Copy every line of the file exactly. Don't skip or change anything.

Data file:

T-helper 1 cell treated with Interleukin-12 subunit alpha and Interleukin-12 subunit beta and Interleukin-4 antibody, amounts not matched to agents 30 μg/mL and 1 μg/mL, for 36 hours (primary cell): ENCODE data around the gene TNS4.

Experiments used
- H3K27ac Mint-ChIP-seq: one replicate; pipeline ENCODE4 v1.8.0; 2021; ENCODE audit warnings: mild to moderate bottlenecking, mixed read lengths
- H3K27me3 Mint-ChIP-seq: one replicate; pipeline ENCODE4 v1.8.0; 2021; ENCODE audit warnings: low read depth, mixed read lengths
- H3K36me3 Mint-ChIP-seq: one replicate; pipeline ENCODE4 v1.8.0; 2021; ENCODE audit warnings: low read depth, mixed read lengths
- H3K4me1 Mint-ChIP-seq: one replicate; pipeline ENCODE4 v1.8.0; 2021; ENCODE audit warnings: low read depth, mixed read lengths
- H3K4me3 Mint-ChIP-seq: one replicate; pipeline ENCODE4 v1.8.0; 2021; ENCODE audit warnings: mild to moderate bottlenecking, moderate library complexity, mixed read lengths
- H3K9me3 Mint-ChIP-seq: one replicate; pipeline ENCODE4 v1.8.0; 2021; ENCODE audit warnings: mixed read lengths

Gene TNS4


T-helper 1 cell treated with Interleukin-12 subunit alpha and Interleukin-12 subunit beta and Interleukin-4 antibody, amounts not matched to agents 30 μg/mL and 1 μg/mL, for 36 hours (primary cell): ENCODE data around the gene TNS4.

Experiments used
- H3K27ac Mint-ChIP-seq: one replicate; pipeline ENCODE4 v1.8.0; 2021; ENCODE audit warnings: mild to moderate bottlenecking, mixed read lengths
- H3K27me3 Mint-ChIP-seq: one replicate; pipeline ENCODE4 v1.8.0; 2021; ENCODE audit warnings: low read depth, mixed read lengths
- H3K36me3 Mint-ChIP-seq: one replicate; pipeline ENCODE4 v1.8.0; 2021; ENCODE audit warnings: low read depth, mixed read lengths
- H3K4me1 Mint-ChIP-seq: one replicate; pipeline ENCODE4 v1.8.0; 2021; ENCODE audit warnings: low read depth, mixed read lengths
- H3K4me3 Mint-ChIP-seq: one replicate; pipeline ENCODE4 v1.8.0; 2021; ENCODE audit warnings: mild to moderate bottlenecking, moderate library complexity, mixed read lengths
- H3K9me3 Mint-ChIP-seq: one replicate; pipeline ENCODE4 v1.8.0; 2021; ENCODE audit warnings: mixed read lengths

Gene TNS4